Friday, July 4, 2008

Joseph "FreeJoe" Harris

Since our discovery of Göran's biological family last week, the floodgates of communication have been opened. Göran finally spoke on the phone with his Grandmother, who has a lively sense of humor and a great laugh. He's had conversations with his younger siblings, who are delighted to discover they have an older brother. His little brother can't wait to challenge him to a one-on-one basketball match! And there have been daily phone calls, emails and text messages from his Aunt Dottie and Cousin Nikki.

I finally spoke on the phone to Cousin Nikki for the first time a couple of days ago. Since her first phone call to Göran last week, I purchased some genealogical software on line and have begun to map out the families and relationships, filling in whatever information I could get. When I spoke to Nikki, she said, "I understand you're interested Göran's genealogy."

"I am," I said.

"Well," she continued, "We have a cousin who's researched all that, and wrote a book about it."

"Really?!" I gasped.

"Yes. About our ancestor FreeJoe Harris."

"Really? Can we get this book?"

"I think so," she said.

She gave us the titles of two books this cousin, a Mr. Earnest Lacey, had written: FreeJoe: A Story of Faith, Love and Perseverence (1996) and The Search for FreeJoe: Researching a Family's History (1999). We inquired about the books at the local Barnes and Noble, and were told they were out of print. But a quick web search turned up this web site where we were able to order the books directly from the author and publisher. Within an hour of having learned of them, I ordered them.

After receiving the automated confirmation of the order, I received a personal email from Mr. Lacey thanking me for the order and promising prompt shipping of the books. I responded to his email with an email of my own, introducing myself and telling him Göran's story, to which he in turn responded with the graciously expressed hope that we visit him when we come to Memphis.

FreeJoe Harris was born a slave in Virginia in 1796. Three years after becoming a Baptist minister in 1829, he was emancipated. Like other Americans in search of freedom at that time (though for him, certainly, more than for most Americans, freedom had a particularly precious meaning), he headed for the frontier and settled in what would later become Shelby County, Tennessee. Later he was able to purchase freedom for his wife and two of his daughters. Though he was forced flee Tennessee for Indiana for a time in order to avoid being forced onto the "Trail of Tears," he eventually returned to Shelby County, where his descendants (and Göran's family) live to this day. Among other activities, he was an agent in the Underground Railroad starting in 1841. He valued education and, at a time when education for women was not valued, he sacrificed in order to send his daughter and granddaughter to college in Indiana. He was the first person of color to handle mail as an official agent of the U.S. Government and owned his own stagecoach company. He founded the first and oldest African American church in Shelby County. He bought land and became a farmer. He was an incredible man.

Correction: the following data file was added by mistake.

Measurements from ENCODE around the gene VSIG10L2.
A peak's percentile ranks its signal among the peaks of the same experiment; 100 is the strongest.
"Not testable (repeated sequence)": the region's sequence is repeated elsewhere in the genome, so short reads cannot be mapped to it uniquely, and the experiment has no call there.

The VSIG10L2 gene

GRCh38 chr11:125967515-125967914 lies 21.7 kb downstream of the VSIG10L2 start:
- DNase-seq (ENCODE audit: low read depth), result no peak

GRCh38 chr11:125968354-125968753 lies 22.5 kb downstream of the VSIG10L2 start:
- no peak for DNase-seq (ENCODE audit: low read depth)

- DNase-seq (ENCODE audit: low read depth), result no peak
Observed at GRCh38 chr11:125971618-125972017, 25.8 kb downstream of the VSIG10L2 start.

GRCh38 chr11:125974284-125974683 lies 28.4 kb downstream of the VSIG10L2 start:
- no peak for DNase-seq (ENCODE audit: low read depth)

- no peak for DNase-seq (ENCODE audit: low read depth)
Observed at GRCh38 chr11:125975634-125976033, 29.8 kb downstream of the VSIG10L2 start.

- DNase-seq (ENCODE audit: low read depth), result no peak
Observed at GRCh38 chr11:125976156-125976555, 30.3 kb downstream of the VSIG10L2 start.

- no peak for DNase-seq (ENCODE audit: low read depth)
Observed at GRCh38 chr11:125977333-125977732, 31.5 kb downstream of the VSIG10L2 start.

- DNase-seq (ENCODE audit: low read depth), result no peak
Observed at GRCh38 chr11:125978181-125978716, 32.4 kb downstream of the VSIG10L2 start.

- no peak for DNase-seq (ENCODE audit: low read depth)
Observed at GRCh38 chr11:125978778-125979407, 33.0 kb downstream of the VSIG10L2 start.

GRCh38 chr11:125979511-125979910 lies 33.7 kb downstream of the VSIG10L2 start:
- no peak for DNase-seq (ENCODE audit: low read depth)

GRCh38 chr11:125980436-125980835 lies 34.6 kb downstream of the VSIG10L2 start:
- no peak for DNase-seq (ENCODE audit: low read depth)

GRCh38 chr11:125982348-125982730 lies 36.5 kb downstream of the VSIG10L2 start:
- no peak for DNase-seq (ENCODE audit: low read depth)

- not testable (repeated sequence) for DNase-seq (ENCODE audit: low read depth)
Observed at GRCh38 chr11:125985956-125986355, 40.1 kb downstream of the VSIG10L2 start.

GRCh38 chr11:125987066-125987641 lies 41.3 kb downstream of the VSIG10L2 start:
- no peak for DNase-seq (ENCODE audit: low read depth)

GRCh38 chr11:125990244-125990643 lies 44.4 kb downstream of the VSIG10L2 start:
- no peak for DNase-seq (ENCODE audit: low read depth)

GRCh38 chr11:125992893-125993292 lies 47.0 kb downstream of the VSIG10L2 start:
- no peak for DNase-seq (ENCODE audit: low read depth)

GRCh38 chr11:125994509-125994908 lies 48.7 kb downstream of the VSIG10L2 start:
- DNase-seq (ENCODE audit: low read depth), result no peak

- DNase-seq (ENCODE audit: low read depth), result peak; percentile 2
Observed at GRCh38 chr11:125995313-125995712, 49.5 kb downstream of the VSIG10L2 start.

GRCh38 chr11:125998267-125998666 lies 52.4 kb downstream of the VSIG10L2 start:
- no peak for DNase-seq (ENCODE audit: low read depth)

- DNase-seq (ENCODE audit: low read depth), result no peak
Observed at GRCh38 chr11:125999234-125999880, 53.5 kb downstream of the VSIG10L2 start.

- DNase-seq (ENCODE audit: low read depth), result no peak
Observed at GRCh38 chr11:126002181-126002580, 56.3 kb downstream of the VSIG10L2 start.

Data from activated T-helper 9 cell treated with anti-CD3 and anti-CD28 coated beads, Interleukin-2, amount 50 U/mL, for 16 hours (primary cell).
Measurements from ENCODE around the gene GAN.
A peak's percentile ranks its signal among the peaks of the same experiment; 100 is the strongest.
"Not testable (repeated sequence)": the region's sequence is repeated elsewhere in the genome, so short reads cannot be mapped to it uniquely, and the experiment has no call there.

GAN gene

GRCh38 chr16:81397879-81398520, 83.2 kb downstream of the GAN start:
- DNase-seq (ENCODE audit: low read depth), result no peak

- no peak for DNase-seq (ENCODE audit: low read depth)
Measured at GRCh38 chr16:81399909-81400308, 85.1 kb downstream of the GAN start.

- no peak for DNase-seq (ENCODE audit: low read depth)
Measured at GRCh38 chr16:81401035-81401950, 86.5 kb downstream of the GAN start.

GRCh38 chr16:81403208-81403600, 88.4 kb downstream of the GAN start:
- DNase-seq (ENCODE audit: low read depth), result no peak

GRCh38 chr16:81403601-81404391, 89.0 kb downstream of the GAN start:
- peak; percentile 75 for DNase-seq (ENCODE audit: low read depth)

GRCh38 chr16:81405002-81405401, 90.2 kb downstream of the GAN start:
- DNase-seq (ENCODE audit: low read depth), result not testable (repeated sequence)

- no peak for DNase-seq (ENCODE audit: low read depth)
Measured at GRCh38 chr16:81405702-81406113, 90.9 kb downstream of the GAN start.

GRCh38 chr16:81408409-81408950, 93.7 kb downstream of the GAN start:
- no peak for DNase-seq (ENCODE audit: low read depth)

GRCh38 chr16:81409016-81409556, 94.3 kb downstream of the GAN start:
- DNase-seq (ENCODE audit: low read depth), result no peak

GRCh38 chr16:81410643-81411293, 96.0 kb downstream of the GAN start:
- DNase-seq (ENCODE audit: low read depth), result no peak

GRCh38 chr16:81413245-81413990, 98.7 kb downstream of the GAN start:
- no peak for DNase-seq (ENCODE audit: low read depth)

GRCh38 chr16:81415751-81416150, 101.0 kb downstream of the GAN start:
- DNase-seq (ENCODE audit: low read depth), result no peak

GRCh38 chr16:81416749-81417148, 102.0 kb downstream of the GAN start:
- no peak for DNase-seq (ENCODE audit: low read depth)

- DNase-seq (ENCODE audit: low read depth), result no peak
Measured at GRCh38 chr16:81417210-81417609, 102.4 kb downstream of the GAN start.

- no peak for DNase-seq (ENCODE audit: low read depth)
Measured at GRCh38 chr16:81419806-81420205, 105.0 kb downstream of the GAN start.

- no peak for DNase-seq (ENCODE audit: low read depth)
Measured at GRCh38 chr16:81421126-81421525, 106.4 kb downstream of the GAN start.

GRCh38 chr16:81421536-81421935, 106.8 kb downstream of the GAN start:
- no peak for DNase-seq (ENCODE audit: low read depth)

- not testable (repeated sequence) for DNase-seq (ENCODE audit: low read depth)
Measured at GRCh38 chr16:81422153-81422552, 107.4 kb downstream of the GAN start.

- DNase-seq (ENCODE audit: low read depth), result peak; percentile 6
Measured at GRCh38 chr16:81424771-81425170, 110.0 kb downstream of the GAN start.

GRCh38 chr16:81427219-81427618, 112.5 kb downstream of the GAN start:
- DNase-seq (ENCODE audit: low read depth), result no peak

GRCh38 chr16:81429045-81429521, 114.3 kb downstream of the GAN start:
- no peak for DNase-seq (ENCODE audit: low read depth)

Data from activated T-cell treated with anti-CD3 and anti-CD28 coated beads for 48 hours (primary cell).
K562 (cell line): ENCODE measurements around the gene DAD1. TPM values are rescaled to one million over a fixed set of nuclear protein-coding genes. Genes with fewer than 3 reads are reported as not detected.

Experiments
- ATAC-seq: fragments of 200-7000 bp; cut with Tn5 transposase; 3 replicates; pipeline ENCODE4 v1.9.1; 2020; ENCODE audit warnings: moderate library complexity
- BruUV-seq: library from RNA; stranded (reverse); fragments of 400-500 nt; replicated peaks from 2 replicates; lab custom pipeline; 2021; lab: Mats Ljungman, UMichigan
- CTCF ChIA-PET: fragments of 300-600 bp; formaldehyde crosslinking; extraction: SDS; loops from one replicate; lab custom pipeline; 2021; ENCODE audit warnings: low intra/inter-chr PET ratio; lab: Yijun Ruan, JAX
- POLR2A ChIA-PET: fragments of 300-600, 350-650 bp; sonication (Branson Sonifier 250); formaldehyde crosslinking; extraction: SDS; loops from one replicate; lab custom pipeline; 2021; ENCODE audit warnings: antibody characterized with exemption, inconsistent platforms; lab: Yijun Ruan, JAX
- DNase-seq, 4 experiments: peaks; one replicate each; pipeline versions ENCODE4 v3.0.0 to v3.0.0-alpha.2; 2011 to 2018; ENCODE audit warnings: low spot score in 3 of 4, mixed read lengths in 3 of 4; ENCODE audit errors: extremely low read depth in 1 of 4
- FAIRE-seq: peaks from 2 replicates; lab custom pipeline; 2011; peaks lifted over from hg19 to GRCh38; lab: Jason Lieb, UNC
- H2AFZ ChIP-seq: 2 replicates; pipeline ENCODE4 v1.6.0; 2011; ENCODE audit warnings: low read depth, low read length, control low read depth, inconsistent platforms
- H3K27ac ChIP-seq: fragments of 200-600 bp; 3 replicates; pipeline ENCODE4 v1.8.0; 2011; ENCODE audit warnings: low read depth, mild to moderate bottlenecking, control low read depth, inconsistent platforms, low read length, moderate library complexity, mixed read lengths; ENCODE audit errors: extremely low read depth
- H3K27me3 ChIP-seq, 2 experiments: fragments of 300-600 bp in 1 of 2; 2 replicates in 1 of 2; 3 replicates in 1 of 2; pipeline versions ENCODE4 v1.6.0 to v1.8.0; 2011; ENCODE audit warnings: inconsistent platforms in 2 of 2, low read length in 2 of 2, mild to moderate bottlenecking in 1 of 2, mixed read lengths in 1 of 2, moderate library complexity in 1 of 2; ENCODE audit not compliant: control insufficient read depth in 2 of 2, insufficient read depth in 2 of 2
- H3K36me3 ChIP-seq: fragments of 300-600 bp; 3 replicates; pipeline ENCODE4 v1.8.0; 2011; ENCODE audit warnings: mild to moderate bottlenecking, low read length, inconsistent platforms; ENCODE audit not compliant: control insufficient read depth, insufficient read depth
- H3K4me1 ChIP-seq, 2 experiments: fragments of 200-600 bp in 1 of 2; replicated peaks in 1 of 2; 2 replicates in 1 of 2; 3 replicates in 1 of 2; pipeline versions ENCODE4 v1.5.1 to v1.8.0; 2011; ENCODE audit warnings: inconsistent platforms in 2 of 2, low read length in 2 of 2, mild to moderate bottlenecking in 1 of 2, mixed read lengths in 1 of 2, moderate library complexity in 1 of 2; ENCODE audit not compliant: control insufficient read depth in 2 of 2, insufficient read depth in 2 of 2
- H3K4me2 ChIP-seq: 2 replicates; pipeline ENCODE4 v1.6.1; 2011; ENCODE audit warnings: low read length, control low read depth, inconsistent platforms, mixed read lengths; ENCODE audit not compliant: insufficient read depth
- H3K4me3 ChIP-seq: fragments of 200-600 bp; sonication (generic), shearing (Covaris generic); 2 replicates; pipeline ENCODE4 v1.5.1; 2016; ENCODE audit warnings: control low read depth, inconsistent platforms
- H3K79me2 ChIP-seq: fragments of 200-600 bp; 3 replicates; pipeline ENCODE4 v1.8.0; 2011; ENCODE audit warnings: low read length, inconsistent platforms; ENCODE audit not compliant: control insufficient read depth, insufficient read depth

It seems appropriate to remember FreeJoe today, on the 4th of July. His story reminds us that the Declaration signed 232 years ago today was a promise not always kept, a promise requiring struggle to achieve. FreeJoe reminds us both how precious a gift freedom is, and that freedom is a process. And FreeJoe also reminds us that freedom is meaningless without commitment, without family, without the ties and connections that fill our lives and our hearts with happiness and meaning. FreeJoe wasn't truly free until he had won freedom for his wife and children. And once they were free, he realized he still couldn't be free as long as there were brothers and sisters in bondage, which is why he devoted his life to freeing them through the Underground Railroad. There's a message in there somewhere for all of us...

And of course, for Göran and for me personally, FreeJoe has now become a symbol of Göran's new-found family; freedom from alienation and isolation; freedom to know who you are and who your family is; freedom to love and to be loved; freedom to build relationships; freedom to live for others and to build a life worth living for.

On this day when we celebrate freedom, here's to FreeJoe, author of freedom for his own family and for the families of many others! May we honor his life and sacrifices with worthy lives and sacrifices of our own!


Monte said...

WHo is Goran? I, too am a descendant of Freejoe Harris and I just returned from Memphis yesterday.

J G-W said...

Hello Monte!

Göran changed his name for complex reasons I've described elsewhere in this blog. His father is Granville Wesley Harris, Jr. His great grandfather was John Harris, who was the son of Willie Harris and Josie Hayes. Willie was the grandson of Peter Harris, Freejoe's first son.

We think Göran is also a descendent of Freejoe through his great grandmother, Electa Harris, but we're not quite sure how she's descended from Freejoe, only that everyone in the family says she is, possibly through Freejoe's second son James. We're still working on that line.

Göran's grandma Eloise is still alive in Memphis. Everyone in Memphis knows Göran as "Wesley."

How are you related?

Anonymous said...

it`s emerald send Solly your email.Ours is jeromebrooks40@yahoo